Steve Biko Memorial Lecture, Europe, 2012

Black Consciousness, Black Theology, Student Activism and the Shaping of the New South Africa: by Barney Pityana

Any study of Steve Biko can never be complete without a reference to his approach to religion and the role of the church. What Steve Biko had to say about the church’s role in colonization was not new. Neither was his critique of the church during white minority rule and apartheid. It was at best hesitant but most likely implicit. He therefore sought to understand how Black people themselves could overwhelmingly advance a religious consciousness that was undermining their human dignity or that as not able to practice what it teaches. His approach was not a wholesale condemnation of religion and the church. Instead he drew from a long history of Christian resistance by Black post-missionary Christians to the hegemony and control of the church by European missionaries.

 For that he had some powerful examples in Nehemiah Tile and the Ethiopian Movement, in the apocalyptic millenarian movements of the Mgijimas and the Nazarites in Bullhoek, in John Colenso and the challenge of cultural interpretation of the Bible among the Zulus, and of the more contemporary mass indigenous churches of Shembe and Lekganyane, even to the manifestations of independent theological thought of the African indigenous churches of the Zionists, charismatic and healing churches.

It was evident that for many Africans the option was not to turn their backs on Christianity but to re-interpret and practice the Christian faith by taking account of African cultures, assert independence to and leadership by Africans and express the freedom to syncretise Christian practices with African culture and rituals. There was, therefore, a view that to attack Christianity especially and the church was bound to be alienating and would be counter-productive. Besides, it was understood that with the demise of the church a whole set of values and ethical positions necessary for constructing an ethic of resistance would be gone. A process of critical reconstruction of religion was then obvious. The effect was to build on the compelling nature of religion, but undergird it with an equally compelling culture that is of the essence of being African. This process produced a sensitive and respectful understanding of the beliefs and practices of others, and drew them into the liberatory circle.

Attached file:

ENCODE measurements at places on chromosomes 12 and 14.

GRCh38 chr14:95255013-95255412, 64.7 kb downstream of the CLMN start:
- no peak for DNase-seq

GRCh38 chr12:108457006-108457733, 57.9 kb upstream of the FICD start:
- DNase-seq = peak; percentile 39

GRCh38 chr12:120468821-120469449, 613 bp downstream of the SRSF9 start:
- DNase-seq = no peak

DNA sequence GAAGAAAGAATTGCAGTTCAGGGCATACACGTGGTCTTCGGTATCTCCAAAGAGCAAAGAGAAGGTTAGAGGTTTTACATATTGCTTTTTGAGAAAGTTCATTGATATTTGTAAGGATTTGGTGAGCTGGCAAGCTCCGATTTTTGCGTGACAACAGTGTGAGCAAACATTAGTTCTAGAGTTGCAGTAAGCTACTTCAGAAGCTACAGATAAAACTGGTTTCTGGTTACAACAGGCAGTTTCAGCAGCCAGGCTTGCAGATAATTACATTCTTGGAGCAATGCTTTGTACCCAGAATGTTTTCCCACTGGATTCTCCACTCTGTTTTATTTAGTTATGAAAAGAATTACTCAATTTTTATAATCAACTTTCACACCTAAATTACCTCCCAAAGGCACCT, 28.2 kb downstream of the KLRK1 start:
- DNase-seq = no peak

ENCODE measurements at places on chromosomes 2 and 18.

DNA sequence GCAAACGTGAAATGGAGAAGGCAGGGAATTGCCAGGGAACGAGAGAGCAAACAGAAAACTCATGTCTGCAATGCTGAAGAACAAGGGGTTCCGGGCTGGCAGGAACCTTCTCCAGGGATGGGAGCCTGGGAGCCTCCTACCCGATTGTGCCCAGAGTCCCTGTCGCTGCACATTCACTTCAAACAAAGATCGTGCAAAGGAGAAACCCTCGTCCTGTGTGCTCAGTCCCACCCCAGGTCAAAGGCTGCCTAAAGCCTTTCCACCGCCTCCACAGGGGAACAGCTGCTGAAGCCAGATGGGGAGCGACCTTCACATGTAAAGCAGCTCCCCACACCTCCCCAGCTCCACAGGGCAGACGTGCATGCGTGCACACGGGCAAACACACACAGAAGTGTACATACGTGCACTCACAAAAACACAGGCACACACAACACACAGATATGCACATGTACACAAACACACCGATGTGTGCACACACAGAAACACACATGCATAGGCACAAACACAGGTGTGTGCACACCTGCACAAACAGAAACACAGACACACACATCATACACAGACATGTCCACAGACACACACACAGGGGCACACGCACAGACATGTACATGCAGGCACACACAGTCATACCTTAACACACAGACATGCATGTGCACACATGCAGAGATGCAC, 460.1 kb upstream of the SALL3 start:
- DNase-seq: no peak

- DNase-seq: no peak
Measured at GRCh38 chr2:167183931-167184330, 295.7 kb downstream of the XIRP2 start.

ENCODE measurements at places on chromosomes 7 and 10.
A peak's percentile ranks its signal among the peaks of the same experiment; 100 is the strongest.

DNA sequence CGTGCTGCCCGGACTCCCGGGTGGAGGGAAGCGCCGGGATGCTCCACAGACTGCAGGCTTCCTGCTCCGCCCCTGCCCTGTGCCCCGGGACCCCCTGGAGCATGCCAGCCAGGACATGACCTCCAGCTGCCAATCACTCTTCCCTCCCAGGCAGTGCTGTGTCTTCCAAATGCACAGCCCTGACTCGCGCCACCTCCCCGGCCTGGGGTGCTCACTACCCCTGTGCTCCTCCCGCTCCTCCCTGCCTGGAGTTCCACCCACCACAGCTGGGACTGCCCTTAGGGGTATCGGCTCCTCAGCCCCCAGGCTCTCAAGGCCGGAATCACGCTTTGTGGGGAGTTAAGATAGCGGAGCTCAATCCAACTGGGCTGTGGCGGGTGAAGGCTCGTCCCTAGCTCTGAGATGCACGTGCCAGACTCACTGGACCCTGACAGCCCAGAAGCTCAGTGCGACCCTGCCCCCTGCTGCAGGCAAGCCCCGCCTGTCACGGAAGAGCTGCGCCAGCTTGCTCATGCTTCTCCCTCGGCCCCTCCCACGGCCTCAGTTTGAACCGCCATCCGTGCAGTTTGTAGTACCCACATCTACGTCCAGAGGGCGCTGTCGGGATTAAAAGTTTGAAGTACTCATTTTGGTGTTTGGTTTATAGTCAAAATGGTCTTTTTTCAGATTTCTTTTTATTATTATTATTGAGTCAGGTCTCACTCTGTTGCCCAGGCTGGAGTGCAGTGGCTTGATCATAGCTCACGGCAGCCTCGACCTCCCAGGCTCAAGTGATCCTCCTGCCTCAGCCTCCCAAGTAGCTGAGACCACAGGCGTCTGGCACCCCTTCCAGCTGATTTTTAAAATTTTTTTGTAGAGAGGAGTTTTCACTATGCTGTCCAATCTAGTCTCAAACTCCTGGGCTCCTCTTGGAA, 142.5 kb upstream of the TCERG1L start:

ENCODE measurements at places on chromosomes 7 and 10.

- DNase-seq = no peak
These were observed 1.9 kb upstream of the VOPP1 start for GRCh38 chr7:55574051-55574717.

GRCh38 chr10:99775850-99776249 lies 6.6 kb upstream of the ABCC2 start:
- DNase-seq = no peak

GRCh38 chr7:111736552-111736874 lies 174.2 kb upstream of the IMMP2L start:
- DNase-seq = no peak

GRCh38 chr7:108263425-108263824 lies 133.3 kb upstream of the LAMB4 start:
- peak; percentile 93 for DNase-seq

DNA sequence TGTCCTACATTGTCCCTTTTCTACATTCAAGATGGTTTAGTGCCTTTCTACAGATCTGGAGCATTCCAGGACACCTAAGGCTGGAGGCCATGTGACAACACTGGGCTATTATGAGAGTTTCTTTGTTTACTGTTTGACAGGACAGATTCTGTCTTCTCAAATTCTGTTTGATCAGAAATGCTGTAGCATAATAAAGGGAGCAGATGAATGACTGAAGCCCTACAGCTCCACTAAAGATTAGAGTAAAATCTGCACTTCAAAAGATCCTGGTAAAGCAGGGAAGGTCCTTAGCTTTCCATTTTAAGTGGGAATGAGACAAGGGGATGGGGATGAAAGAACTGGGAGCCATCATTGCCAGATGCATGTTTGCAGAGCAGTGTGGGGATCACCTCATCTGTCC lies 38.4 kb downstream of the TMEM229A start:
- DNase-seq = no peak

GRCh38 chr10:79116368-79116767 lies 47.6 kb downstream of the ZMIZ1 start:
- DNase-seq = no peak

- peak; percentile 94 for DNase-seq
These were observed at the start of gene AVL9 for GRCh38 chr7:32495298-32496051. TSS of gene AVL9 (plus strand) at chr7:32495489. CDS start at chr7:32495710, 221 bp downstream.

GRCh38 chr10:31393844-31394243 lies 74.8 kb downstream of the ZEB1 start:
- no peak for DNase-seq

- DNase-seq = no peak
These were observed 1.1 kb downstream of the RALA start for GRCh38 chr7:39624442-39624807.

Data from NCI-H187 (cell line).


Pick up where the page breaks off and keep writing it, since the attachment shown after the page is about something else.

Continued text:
In summary then, Steve Biko and Black Consciousness began from a curiosity about human experience,raised questions that had no answers, and perhaps would never have satisfactory finite answers. Next they had a theoretical foundation for their ntellectual quest, and finally they sought a liberatory praxis that gave effect to their ideals. What is clear is that Black Consciousness drew ideas from a wide spectrum of thought and practice: from African culture and traditions to European philosophy and modern revolutionary practice. The radical effect of drawing on the language of consciousness could easily be lost sight of. It was radical in that none of South Africa's liberation formations had used that language even though black consciousness could be traced back to the 1930s. It was radical in that it sought to find explanation for the pathetic state of resignation after conquest that was evident in the early 1960s. It was to give new life to the quest for liberation.

The 2014 Steve Biko Memorial Lecture, Europe, will be delivered by Mr. Hugh Masekela at the London School of Economics on the 23rd of October 2014.

The above was extracted from Barney Pityana's 2012, Steve Biko Memorial Lecture, Europe, address.

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